Prigozhin’s interview with military blogger and pro-Kremlin political observer Konstantin Dolgov, was typically blunt, profane, and highly critical of Putin’s hand-picked military and defense leaders. He “accused Defense Minister Sergei Shoigu and Chief of the Russian Armed Forces General Staff Valery Gerasimov of unprofessionalism and corruption that led to troop losses in Ukraine,” according to Radio Free Europe/Radio Liberty.
Prigozhin has criticized Russia’s military brass before for living in the lap of luxury in Moscow and allowing their children to drive around in expensive Mercedes Benz automobiles and vacation in the Gulf while Russian soldiers, including Prigozhin’s own Wagner Group troops, die on the battlefield. “My advice to the Russian elites — get your lads, send them to war, and when you go to the funeral, when you start burying them, people will say that now everything is fair.”
Prigozhin said that Russia’s failing war in Ukraine could drive Russians into such despair that Russia could end up going through "what happened in 1917, with a revolution — when first the soldiers rise up, and then their loved ones follow.” Prigozhin appeared to be referring to the mass defections of Russian soldiers in World War I that led to the Russian Revolution. He has been salty in his criticism of the way Putin’s pet defense officials have led the war, but never to this extent: “We are at such a point that we could fucking lose Russia -- that is the main problem. We need to impose martial law,” Prigozhin practically shouted at his interviewer. “We unfortunately must announce new waves of mobilization and put everyone who is capable to work on increasing the production of ammunition. Russia needs to live like North Korea for a few years, so to say, close the borders and work hard.”
Prigozhin bragged about his Wagner Group’s defeat of Ukrainian forces in the taking of Bakhmut, but continued to lay on his criticism of Putin’s military commanders for failing to supply his soldiers with adequate quantities of ammunition and other supplies. Coming close to being critical of Putin himself – an offense punishable by death if he had stepped an inch or over the line – Prigozhin reminded Russian listeners that the invasion in February of 2022 had been promoted as a strike to “de-Nazify” Ukraine and “demilitarize” the country.
Instead, Russia has ended up with a situation where its neighbor’s army is “one of the most powerful in the world.” As a nation, Prigozhin lamented, Ukraine has been turned into “a nation known to the entire world.”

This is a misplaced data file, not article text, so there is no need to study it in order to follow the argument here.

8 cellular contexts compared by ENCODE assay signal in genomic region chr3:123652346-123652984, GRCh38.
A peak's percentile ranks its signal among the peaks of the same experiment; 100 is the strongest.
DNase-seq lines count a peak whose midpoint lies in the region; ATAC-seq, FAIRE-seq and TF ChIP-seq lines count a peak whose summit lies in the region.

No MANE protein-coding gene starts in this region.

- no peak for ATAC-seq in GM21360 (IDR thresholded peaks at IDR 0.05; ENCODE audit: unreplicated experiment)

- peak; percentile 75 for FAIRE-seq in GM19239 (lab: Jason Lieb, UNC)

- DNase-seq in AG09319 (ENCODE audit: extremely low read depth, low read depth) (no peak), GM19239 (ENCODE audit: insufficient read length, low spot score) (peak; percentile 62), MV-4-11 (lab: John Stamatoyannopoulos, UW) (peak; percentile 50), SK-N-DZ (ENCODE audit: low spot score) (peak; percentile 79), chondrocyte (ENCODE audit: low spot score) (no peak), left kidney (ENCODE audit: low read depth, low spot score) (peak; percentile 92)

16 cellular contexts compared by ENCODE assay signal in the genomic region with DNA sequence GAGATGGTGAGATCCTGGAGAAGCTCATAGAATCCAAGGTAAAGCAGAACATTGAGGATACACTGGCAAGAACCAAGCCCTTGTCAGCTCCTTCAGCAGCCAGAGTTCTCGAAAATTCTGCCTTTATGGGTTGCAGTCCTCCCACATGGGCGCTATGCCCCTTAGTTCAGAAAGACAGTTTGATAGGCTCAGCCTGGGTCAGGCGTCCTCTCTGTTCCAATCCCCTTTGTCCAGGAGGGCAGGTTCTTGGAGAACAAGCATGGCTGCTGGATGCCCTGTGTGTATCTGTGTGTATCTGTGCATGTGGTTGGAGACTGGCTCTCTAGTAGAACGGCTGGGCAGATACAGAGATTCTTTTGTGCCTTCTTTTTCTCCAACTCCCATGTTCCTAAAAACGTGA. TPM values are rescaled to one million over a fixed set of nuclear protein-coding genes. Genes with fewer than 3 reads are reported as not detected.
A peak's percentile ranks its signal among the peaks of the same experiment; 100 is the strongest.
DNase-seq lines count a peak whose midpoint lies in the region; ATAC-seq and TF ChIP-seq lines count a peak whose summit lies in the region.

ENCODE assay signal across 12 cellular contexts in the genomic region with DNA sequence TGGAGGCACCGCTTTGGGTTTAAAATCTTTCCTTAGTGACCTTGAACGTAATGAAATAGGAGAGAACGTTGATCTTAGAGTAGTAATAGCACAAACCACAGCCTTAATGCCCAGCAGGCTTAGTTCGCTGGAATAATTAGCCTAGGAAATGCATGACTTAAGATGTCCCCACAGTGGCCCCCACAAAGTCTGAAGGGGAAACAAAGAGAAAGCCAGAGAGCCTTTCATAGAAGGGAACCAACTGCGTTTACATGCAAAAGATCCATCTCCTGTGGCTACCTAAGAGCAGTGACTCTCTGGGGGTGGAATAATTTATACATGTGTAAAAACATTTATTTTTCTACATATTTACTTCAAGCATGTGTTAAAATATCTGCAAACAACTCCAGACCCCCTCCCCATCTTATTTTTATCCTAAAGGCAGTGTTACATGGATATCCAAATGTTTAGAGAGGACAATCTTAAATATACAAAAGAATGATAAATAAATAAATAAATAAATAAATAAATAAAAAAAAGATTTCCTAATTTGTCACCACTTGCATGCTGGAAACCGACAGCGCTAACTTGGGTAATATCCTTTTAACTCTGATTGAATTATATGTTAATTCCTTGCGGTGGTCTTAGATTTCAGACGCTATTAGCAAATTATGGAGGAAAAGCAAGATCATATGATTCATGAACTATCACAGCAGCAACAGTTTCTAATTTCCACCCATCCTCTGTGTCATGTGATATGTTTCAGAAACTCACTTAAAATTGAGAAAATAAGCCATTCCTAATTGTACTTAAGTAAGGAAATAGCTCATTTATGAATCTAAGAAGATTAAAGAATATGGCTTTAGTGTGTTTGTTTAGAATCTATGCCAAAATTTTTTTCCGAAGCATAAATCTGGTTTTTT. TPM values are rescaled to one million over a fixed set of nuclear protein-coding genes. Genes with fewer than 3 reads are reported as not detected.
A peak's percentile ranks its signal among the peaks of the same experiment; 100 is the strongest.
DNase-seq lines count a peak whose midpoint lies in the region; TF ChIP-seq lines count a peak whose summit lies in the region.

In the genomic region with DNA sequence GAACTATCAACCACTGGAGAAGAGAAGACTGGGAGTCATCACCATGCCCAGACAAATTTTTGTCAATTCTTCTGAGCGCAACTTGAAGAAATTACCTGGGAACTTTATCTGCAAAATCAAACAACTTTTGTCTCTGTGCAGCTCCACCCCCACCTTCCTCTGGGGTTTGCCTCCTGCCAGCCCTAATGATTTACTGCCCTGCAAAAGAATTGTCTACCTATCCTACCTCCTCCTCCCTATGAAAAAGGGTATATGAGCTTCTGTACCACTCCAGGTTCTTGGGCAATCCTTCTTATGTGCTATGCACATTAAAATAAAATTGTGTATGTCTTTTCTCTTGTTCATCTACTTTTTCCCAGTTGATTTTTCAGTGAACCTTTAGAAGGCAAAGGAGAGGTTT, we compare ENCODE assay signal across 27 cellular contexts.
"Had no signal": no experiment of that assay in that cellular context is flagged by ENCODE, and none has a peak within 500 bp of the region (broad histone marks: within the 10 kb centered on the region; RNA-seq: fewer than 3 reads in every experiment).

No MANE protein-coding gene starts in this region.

Putin had complained for years about NATO’s push to the east, enrolling most of Russia’s former Eastern Bloc in the alliance. In a two-hour rant justifying the war two days before Russia invaded Ukraine last year, Putin claimed his seizure of Ukraine’s Crimean Peninsula and the coming invasion would block NATO from coming any closer to Russia’s borders.
In the interview yesterday, Prigozhin seemed unconvinced. Referring to Ukraine’s army, he bellowed, “If they, figuratively speaking, had 500 tanks at the beginning of the special operation, now they have 5,000. If they had 20,000 fighters who knew how to fight, now they have 400,000. How did we ‘demilitarize’ it? Now it turns out that we militarized it — hell knows how.”
“Hell,” in Prigozhin’s crafty verbal construction, appears to be President Putin.
Near the end of the interview, Prigozhin seemed to throw down a challenge for Russia’s military leaders such as Defense Minister Sergei Shoigu. He announced that his Wagner Group would be pulling out of Bakhmut to rest, replenish its severely diminished ranks with new recruits, and await the next phase of the war. His clear implication was that having taken Bakhmut for Russia, now it was the turn of Russia’s regular army to hold it.
Ukraine has vowed to take back Bakhmut, perhaps as the first move in its long-advertised spring offensive. If that happens, and Russian regular soldiers turn and run as they did last September when Ukraine re-took most of Kharkiv province, the door will be open for Prigozhin to accuse Putin’s army of “losing Bakhmut.” Prigozhin is well aware that won’t go over well in a country that has staked much of its reputation on not losing Stalingrad to the Nazis in World War II.
Prigozhin said he did not “have much faith in the optimistic scenario” that the West will tire of its support for Ukraine, setting the stage for some kind of peace deal that Putin could try to sell as a victory. He even went so far as to speculate that Ukraine’s coming offensive could succeed in driving Russian forces back to the sliver of eastern Ukraine they have held since 2014 when Putin seized Crimea and declared that Crimea and the parts of Ukraine close to the border were now Russian lands.
Hardly a master of understatement, Prigozhin was left to lament, “Most likely this scenario will not be good for us, so we need to prepare for a difficult war.”
Folks, Yevegeny Prigozhin’s interview amounts to his announcement that he’s running against Putin to become dictator-in-chief. Buckle up. The war has just spread politically from Ukraine into Russia itself.
Lucian K. Truscott IV, a graduate of West Point, has had a 50-year career as a journalist, novelist, and screenwriter. He has covered Watergate, the Stonewall riots, and wars in Lebanon, Iraq, and Afghanistan. He is also the author of five bestselling novels. You can subscribe to his daily columns at luciantruscott.substack.com and follow him on Twitter @LucianKTruscott and on Facebook at Lucian K. Truscott IV.
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